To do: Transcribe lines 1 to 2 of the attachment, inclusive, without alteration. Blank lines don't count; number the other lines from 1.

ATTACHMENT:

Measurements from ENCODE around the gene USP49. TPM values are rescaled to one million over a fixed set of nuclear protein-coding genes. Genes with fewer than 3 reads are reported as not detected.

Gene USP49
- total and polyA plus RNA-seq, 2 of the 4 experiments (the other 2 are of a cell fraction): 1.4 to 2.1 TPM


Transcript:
Measurements from ENCODE around the gene USP49. TPM values are rescaled to one million over a fixed set of nuclear protein-coding genes. Genes with fewer than 3 reads are reported as not detected.

Gene USP49